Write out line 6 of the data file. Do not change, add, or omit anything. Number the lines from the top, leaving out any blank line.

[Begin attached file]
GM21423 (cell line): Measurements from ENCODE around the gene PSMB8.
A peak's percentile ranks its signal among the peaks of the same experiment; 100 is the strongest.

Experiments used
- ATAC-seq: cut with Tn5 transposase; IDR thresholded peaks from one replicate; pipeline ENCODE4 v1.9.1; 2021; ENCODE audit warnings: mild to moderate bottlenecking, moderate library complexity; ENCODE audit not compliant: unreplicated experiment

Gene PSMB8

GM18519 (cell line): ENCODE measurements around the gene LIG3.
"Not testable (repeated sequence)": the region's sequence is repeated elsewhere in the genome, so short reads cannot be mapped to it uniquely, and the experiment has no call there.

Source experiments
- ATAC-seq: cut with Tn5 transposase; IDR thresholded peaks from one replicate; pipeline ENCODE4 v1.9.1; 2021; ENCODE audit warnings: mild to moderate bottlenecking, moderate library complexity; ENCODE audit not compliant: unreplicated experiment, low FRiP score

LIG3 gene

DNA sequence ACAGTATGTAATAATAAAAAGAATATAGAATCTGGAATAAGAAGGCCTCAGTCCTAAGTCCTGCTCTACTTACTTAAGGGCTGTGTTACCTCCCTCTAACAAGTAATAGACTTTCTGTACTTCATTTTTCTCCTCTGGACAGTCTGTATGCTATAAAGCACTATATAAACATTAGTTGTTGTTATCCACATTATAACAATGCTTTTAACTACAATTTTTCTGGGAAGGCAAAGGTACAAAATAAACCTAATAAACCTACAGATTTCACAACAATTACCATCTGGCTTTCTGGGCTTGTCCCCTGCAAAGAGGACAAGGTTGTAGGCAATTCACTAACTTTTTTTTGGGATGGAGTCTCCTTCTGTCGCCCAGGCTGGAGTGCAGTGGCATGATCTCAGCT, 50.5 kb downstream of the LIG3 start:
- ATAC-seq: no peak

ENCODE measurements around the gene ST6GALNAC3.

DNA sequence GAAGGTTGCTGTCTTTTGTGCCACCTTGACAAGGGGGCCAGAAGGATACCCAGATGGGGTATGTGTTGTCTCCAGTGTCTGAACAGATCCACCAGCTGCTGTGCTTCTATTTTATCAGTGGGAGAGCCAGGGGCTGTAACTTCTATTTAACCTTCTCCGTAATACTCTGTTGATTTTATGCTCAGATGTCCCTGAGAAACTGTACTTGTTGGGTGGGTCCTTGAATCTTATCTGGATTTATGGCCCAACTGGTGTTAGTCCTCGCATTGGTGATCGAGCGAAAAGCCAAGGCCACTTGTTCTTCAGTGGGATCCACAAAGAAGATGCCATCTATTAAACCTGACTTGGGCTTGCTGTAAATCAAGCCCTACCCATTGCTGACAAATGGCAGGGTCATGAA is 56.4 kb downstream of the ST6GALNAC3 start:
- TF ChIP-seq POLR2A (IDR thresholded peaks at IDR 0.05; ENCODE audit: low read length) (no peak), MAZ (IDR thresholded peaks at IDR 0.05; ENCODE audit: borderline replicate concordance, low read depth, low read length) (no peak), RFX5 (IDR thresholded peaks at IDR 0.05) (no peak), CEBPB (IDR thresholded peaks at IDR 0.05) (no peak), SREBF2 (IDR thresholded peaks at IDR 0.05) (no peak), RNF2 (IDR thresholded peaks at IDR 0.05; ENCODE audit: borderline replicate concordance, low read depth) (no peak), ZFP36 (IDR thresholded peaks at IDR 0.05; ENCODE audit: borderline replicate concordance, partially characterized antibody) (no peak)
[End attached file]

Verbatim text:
GM18519 (cell line): ENCODE measurements around the gene LIG3.